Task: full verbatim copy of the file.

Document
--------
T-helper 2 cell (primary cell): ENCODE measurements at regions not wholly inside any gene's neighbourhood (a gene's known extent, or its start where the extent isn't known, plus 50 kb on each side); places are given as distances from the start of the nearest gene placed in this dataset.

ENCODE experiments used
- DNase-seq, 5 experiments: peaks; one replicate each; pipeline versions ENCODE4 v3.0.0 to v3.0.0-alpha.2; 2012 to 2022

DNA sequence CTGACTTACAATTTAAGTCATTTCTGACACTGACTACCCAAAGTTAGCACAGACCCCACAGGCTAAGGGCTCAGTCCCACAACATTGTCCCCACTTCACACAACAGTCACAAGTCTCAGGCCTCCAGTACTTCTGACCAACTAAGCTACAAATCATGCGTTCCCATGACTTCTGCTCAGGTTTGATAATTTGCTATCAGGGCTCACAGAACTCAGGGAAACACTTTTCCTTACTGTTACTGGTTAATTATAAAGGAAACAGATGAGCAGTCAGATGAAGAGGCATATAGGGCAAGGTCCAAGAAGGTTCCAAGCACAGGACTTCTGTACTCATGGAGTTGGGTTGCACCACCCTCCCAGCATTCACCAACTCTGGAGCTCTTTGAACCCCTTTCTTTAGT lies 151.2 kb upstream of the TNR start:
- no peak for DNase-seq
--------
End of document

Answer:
T-helper 2 cell (primary cell): ENCODE measurements at regions not wholly inside any gene's neighbourhood (a gene's known extent, or its start where the extent isn't known, plus 50 kb on each side); places are given as distances from the start of the nearest gene placed in this dataset.

ENCODE experiments used
- DNase-seq, 5 experiments: peaks; one replicate each; pipeline versions ENCODE4 v3.0.0 to v3.0.0-alpha.2; 2012 to 2022

DNA sequence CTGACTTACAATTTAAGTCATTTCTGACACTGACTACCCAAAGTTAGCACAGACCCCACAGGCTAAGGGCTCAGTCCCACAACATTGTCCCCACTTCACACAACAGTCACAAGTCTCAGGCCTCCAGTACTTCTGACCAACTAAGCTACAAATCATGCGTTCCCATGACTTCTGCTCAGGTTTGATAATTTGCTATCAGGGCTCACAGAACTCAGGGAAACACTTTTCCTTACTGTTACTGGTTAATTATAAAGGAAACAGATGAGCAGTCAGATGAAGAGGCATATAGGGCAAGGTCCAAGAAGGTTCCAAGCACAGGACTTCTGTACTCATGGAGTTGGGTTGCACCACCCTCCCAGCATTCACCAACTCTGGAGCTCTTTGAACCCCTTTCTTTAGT lies 151.2 kb upstream of the TNR start:
- no peak for DNase-seq